On appeal from the Superior Court of New Jersey, Law Division, Middlesex County.
Baime, Conley and Villanueva. The opinion of the court was delivered by Conley, J.A.D.
[269 NJSuper Page 144] This appeal causes us to consider whether the ancient, and now almost dead, doctrine of " nullum tempus occurrit regi " (no time runs against the sovereign) bars defendants' reliance upon N.J.S.A. 2A:14-1.1. The trial Judge concluded that the doctrine applied only to statutes of limitations, that N.J.S.A. 2A:14-1.1 was something different (a statute of repose), and that, in any event, nullum tempus occurrit regi (nullum tempus) is no longer favored. As to the latter, he is correct. See N.J. Educ. Facilities Auth. v. Gruzen, 125 N.J. 66, 75, 592 A.2d 559 (1991); Holloway v. State, 125 N.J. 386, 398, 593 A.2d 716 (1991). See also Devins v. Bogota, 124 N.J. 570, 579, 592 A.2d 199 (1991). Compare N.J.S.A. 2A:14-1.2 (as of January 1, 1992, actions by the State must be
commenced within ten years of accrual of the cause of action).*fn1 We disagree, however, that the doctrine was not applicable to Rutgers at the time it filed its complaint and hold that it precludes defendants' reliance upon N.J.S.A. 2A:14-1.1.
In 1962, Rutgers hired defendant Grad to design its Engineering Building "C" at its New Brunswick facility. Grad's responsibilities included designing an underground piping system to be used for discharging chemicals from the engineering building into an on-site acid neutralization pond. Defendants D & M and Lehr acted as soil engineers for the installation of the piping system and participated in the system's design and installation. The system was installed in early 1963.
During renovations to the "C" Wing in 1987, Rutgers discovered that glass drainage pipes under the basement floor were cracked and that chemicals were being discharged into the lands and waters of the State, resulting in soil and groundwater contamination. The New Jersey Department of Environmental Protection and Energy required Rutgers to dispose of the contaminated soil and to install groundwater monitoring wells.
Rutgers ultimately learned that the glass piping was inappropriate for its intended purpose, that the soil in which the pipe was laid was improperly compacted, and that the piping system had been improperly designed and installed. It accordingly brought this suit, sounding in both contract and tort, against defendants on December 26, 1991 which the trial court then dismissed upon defendants' motion pursuant to N.J.S.A. 2A:14-1.1.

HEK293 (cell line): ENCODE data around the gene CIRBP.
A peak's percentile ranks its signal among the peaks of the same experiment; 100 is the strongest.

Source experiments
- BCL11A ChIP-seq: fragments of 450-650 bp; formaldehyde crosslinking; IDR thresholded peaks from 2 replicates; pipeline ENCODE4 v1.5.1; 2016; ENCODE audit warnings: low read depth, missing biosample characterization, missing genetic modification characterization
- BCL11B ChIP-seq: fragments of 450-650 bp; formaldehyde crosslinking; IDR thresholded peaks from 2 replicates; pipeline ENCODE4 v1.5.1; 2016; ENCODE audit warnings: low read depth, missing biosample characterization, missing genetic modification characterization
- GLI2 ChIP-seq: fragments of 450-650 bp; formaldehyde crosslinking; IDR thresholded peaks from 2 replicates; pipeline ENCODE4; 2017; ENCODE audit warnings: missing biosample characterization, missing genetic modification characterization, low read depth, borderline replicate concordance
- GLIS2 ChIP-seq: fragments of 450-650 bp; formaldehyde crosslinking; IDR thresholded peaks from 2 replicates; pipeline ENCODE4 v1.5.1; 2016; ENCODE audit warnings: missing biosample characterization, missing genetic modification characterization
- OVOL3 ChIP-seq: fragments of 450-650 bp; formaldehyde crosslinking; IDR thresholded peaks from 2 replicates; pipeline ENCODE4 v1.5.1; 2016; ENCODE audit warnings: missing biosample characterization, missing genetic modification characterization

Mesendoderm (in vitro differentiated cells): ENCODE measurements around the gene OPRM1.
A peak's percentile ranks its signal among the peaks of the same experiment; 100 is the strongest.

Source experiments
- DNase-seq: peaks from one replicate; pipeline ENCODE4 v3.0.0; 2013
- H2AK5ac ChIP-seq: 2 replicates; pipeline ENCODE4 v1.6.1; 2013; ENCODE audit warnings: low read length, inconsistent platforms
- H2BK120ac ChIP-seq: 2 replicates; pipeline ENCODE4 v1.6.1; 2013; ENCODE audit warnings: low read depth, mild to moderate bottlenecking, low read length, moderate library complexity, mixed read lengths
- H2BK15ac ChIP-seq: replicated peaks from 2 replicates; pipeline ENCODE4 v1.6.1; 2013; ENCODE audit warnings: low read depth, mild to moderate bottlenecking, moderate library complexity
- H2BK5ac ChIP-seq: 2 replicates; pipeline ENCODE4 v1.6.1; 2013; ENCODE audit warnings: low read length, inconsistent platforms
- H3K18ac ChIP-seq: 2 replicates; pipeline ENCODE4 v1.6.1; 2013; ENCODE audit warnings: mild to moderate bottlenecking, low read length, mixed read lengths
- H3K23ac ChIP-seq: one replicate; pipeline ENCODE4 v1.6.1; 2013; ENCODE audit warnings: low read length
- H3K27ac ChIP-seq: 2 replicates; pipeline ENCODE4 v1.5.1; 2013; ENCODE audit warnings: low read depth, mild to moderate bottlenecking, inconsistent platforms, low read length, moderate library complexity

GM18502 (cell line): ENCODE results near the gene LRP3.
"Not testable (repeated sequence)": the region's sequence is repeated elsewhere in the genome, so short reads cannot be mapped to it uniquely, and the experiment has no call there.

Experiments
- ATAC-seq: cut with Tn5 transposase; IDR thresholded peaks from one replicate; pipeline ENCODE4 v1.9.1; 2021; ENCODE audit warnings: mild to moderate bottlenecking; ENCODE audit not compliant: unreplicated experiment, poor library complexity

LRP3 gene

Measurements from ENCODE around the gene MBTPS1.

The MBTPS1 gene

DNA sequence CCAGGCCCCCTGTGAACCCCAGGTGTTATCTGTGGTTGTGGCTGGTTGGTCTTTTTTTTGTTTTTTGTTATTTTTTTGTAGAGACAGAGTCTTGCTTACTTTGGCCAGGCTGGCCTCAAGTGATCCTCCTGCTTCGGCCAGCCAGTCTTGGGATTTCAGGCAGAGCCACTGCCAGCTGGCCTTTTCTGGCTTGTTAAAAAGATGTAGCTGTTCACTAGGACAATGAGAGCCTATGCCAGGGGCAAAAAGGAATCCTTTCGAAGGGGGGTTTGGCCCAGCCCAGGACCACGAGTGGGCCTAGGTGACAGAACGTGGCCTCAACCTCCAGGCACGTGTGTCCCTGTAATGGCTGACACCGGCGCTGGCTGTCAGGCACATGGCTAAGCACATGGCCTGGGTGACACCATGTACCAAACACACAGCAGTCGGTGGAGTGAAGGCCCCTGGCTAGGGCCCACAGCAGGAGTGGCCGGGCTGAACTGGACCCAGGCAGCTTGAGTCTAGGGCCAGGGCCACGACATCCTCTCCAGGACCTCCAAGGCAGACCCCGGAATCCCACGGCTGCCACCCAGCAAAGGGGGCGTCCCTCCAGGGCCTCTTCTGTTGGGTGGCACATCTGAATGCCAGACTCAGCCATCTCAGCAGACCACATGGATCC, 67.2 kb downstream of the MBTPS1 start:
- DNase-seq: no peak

No action whether in contract, in tort, or otherwise to recover damages for any deficiency in the design, planning, supervision or construction of an improvement to real property, or for any injury to property, real or personal, or for an injury to the person, or for bodily injury or wrongful death, arising out of the defective and unsafe condition of an improvement to real property, nor any action for contribution
or indemnity for damages sustained on account of such injury, shall be brought against any person performing or furnishing the design, planning, supervision of construction or construction of such improvement to real property, more than 10 years after the performance or furnishing of such services and construction. This limitation shall not apply to any person in actual possession and control as owner, tenant, or otherwise, of the improvement at the time the defective and unsafe condition of such improvement constitutes the proximate cause of the injury or damage for which the action is brought.
Unless nullum tempus applies, it is undisputed that Rutgers' complaint would be barred by this ten-year time period.
Nullum tempus means that time does not run against the State or any of its agencies or subdivision. Port Auth. of N.Y. & N.J. v. Bosco, 193 N.J. Super. 696, 699, 475 A.2d 676 (App.Div. 1984). Fashioned at common law, N.J. Educ. Facilities v. Gruzen, 125 N.J. at 74, 592 A.2d 559, nullum tempus literally means "time does not run against the king," Devins v. Bogota, 124 N.J. at 575, 592 A.2d 199, and takes its life from the ancient rationale that "the king established his own rules for litigation," id. at 576, 592 A.2d 199, and that "the king was too busy protecting the interests of his people to keep track of his lands and to bring suits to protect them in a timely fashion." Ibid. Absent inclusion either expressly or by implication of the State in a statute of limitations, nullum tempus operates so that such a statute, "should not be read to affect adversely the State's rights[.]" Ibid. See Livingston Bd. of Educ. v. U.S. Gypsum Co., 249 N.J. Super. 498, 505, 592 A.2d 653 (App.Div.1991); N.J. Educ. Facilities Auth. v. Conditioning Co., 237 N.J. Super. 310, 319, 567 A.2d 1013 (App.Div.1989), aff'd in part, rev'd in part on other grounds, sub nom., N.J. Educ. Facilities Auth. v. Gruzen, 125 N.J. 66, 59 ...